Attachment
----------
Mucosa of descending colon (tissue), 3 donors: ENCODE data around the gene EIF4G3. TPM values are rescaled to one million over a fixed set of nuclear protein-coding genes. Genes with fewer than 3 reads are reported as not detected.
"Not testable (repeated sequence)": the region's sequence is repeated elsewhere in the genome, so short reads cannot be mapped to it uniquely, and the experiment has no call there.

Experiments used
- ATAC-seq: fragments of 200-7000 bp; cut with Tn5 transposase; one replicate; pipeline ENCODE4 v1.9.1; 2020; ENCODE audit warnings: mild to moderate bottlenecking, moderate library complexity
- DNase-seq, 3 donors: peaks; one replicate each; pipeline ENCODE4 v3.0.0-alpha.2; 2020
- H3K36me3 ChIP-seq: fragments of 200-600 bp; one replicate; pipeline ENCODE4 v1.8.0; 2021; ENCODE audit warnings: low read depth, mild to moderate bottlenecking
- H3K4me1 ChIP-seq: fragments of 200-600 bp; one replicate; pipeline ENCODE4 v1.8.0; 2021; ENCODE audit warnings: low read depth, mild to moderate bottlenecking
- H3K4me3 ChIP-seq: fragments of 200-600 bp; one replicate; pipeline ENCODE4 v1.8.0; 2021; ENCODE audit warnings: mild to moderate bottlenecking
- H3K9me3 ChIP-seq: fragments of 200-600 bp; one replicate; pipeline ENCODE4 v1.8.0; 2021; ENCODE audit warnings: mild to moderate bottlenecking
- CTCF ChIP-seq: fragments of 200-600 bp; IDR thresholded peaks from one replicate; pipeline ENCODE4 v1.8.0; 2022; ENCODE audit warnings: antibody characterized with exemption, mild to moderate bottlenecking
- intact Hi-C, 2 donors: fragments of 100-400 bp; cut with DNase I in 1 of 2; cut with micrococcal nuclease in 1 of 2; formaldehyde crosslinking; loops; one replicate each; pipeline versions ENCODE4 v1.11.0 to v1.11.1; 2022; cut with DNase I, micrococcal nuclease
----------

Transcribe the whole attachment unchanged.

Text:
Mucosa of descending colon (tissue), 3 donors: ENCODE data around the gene EIF4G3. TPM values are rescaled to one million over a fixed set of nuclear protein-coding genes. Genes with fewer than 3 reads are reported as not detected.
"Not testable (repeated sequence)": the region's sequence is repeated elsewhere in the genome, so short reads cannot be mapped to it uniquely, and the experiment has no call there.

Experiments used
- ATAC-seq: fragments of 200-7000 bp; cut with Tn5 transposase; one replicate; pipeline ENCODE4 v1.9.1; 2020; ENCODE audit warnings: mild to moderate bottlenecking, moderate library complexity
- DNase-seq, 3 donors: peaks; one replicate each; pipeline ENCODE4 v3.0.0-alpha.2; 2020
- H3K36me3 ChIP-seq: fragments of 200-600 bp; one replicate; pipeline ENCODE4 v1.8.0; 2021; ENCODE audit warnings: low read depth, mild to moderate bottlenecking
- H3K4me1 ChIP-seq: fragments of 200-600 bp; one replicate; pipeline ENCODE4 v1.8.0; 2021; ENCODE audit warnings: low read depth, mild to moderate bottlenecking
- H3K4me3 ChIP-seq: fragments of 200-600 bp; one replicate; pipeline ENCODE4 v1.8.0; 2021; ENCODE audit warnings: mild to moderate bottlenecking
- H3K9me3 ChIP-seq: fragments of 200-600 bp; one replicate; pipeline ENCODE4 v1.8.0; 2021; ENCODE audit warnings: mild to moderate bottlenecking
- CTCF ChIP-seq: fragments of 200-600 bp; IDR thresholded peaks from one replicate; pipeline ENCODE4 v1.8.0; 2022; ENCODE audit warnings: antibody characterized with exemption, mild to moderate bottlenecking
- intact Hi-C, 2 donors: fragments of 100-400 bp; cut with DNase I in 1 of 2; cut with micrococcal nuclease in 1 of 2; formaldehyde crosslinking; loops; one replicate each; pipeline versions ENCODE4 v1.11.0 to v1.11.1; 2022; cut with DNase I, micrococcal nuclease